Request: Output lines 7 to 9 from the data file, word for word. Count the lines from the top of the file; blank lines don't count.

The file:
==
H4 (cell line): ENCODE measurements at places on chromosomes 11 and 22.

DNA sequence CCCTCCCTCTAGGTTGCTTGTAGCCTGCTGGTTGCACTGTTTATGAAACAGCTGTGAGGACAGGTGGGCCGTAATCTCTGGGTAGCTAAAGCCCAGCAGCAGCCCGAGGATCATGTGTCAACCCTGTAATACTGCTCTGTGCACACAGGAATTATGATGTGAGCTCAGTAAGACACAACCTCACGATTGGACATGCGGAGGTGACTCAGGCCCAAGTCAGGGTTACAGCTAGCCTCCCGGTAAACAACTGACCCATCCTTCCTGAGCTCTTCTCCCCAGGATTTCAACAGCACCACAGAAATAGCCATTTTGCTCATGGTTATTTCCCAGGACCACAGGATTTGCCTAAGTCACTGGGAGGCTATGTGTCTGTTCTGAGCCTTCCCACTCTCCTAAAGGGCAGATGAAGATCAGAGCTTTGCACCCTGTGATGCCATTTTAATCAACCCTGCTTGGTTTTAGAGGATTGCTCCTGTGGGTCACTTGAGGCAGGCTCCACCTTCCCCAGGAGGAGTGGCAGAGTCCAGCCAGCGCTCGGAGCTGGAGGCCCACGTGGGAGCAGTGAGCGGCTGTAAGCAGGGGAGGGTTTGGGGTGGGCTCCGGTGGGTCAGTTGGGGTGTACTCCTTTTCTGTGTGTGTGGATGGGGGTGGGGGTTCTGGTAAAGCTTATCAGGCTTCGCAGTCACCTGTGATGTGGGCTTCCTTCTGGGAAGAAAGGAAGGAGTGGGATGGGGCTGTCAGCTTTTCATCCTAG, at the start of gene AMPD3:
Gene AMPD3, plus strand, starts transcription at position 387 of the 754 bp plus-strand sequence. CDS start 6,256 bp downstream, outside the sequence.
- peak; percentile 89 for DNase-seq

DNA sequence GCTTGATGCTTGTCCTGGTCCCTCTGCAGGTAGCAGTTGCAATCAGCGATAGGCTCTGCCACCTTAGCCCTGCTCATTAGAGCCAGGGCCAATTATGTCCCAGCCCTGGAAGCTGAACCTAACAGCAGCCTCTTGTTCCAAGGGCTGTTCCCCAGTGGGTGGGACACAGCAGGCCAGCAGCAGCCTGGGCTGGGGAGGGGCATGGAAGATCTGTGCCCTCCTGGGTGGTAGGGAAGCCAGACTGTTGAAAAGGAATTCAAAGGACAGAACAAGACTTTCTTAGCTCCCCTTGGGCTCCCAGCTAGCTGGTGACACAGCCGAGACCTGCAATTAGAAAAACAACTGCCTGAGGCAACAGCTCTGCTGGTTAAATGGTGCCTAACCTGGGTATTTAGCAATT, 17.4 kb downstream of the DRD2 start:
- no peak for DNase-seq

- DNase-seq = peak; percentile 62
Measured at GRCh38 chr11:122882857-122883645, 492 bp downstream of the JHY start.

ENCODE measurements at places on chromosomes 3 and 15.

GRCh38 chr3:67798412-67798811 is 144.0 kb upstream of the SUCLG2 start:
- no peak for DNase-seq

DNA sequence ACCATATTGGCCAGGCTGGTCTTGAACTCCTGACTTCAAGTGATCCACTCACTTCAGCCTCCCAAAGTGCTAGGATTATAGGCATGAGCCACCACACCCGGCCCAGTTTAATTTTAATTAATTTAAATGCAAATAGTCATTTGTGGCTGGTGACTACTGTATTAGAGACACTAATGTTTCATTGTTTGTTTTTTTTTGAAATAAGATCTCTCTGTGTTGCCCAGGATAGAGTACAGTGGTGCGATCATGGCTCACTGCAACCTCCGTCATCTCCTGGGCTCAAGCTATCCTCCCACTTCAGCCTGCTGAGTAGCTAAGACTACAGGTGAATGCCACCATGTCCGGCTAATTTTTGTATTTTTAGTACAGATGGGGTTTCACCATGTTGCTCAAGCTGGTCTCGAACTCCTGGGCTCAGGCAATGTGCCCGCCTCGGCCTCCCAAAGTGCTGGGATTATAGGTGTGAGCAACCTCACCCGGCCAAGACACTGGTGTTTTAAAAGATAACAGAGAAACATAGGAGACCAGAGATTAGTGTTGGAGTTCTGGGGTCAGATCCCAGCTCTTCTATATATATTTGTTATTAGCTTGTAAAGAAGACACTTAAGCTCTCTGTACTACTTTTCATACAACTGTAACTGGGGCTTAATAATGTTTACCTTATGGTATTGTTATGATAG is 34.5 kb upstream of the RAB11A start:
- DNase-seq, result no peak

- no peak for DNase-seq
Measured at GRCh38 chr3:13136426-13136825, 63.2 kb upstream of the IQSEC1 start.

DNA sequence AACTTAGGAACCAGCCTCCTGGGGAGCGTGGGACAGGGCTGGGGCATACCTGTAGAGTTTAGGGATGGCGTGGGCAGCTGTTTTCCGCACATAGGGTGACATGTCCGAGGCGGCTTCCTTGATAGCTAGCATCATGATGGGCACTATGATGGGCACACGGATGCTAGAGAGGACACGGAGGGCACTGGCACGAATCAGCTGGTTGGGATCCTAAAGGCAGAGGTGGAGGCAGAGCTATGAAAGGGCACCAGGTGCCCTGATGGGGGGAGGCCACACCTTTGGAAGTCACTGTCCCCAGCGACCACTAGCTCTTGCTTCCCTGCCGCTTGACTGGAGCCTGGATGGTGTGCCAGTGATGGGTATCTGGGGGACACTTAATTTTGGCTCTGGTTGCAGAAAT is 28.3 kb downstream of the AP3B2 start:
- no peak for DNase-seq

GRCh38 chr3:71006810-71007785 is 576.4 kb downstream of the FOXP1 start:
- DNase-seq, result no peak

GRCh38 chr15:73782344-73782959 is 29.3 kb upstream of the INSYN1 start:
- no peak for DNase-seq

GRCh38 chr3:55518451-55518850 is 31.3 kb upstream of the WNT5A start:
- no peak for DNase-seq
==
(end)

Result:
- DNase-seq = peak; percentile 62
Measured at GRCh38 chr11:122882857-122883645, 492 bp downstream of the JHY start.

ENCODE measurements at places on chromosomes 3 and 15.